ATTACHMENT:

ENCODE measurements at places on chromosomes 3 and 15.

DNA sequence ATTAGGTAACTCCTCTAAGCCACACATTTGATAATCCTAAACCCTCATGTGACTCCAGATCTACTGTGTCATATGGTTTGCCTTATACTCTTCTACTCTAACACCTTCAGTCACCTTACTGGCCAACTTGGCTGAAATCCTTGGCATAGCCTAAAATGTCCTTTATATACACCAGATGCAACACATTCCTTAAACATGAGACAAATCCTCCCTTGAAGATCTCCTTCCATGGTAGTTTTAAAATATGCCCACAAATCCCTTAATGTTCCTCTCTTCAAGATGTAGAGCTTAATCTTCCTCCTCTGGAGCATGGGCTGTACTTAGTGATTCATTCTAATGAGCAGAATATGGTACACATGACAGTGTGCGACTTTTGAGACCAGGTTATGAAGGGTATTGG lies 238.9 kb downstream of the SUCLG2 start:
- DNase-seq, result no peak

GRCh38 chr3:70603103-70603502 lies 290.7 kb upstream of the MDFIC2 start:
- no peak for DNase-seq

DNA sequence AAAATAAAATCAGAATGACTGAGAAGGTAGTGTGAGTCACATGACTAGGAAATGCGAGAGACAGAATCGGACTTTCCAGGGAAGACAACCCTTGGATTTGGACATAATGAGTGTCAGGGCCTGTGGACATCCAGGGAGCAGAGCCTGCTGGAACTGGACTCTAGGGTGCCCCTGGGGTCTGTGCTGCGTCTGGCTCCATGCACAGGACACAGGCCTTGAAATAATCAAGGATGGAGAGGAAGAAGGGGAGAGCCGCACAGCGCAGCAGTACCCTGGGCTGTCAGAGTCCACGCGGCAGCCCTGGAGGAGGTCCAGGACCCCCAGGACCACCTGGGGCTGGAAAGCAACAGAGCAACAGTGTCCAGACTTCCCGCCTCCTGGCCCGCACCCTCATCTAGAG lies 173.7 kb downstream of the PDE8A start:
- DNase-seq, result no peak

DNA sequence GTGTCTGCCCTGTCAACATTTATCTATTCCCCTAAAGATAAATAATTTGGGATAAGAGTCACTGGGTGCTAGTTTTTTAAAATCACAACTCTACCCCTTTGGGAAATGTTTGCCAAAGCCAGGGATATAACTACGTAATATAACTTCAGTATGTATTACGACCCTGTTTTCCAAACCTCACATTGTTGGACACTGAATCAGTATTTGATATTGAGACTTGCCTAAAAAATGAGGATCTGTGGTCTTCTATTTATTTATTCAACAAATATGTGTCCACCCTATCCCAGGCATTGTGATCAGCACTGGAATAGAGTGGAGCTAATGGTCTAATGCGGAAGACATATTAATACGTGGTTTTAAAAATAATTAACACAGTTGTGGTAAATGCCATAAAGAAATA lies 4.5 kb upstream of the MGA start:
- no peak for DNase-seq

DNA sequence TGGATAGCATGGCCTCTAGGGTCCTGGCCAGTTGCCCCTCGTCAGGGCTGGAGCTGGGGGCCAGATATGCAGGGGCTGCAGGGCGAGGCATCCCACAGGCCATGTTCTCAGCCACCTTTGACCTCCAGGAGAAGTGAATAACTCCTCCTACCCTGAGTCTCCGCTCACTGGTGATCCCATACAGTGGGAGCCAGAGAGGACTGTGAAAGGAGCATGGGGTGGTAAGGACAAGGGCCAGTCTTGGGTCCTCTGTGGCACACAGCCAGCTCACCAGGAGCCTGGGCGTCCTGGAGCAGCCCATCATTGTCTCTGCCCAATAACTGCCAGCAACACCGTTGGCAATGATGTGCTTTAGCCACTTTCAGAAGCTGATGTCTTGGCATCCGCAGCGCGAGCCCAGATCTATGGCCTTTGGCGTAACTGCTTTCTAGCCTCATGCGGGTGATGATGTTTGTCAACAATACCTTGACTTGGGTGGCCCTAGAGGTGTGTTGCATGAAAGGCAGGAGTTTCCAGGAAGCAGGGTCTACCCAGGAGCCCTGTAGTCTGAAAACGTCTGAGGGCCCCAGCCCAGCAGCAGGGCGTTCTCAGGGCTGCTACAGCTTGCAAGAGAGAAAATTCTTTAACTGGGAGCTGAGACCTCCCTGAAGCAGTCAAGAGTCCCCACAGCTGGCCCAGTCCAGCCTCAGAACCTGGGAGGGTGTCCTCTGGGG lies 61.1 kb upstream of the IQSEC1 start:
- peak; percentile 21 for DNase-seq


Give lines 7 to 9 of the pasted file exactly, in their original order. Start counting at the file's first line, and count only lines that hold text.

- DNase-seq, result no peak

DNA sequence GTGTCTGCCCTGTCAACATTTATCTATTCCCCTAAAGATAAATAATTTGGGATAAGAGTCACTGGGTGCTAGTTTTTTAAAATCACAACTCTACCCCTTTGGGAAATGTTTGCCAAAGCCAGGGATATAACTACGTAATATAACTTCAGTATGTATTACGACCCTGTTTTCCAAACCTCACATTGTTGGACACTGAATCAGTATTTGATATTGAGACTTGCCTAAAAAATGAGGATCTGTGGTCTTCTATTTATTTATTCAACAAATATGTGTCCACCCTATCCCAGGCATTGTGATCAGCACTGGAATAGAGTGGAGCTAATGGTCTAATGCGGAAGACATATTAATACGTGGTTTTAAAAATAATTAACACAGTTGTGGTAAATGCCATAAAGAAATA lies 4.5 kb upstream of the MGA start:
- no peak for DNase-seq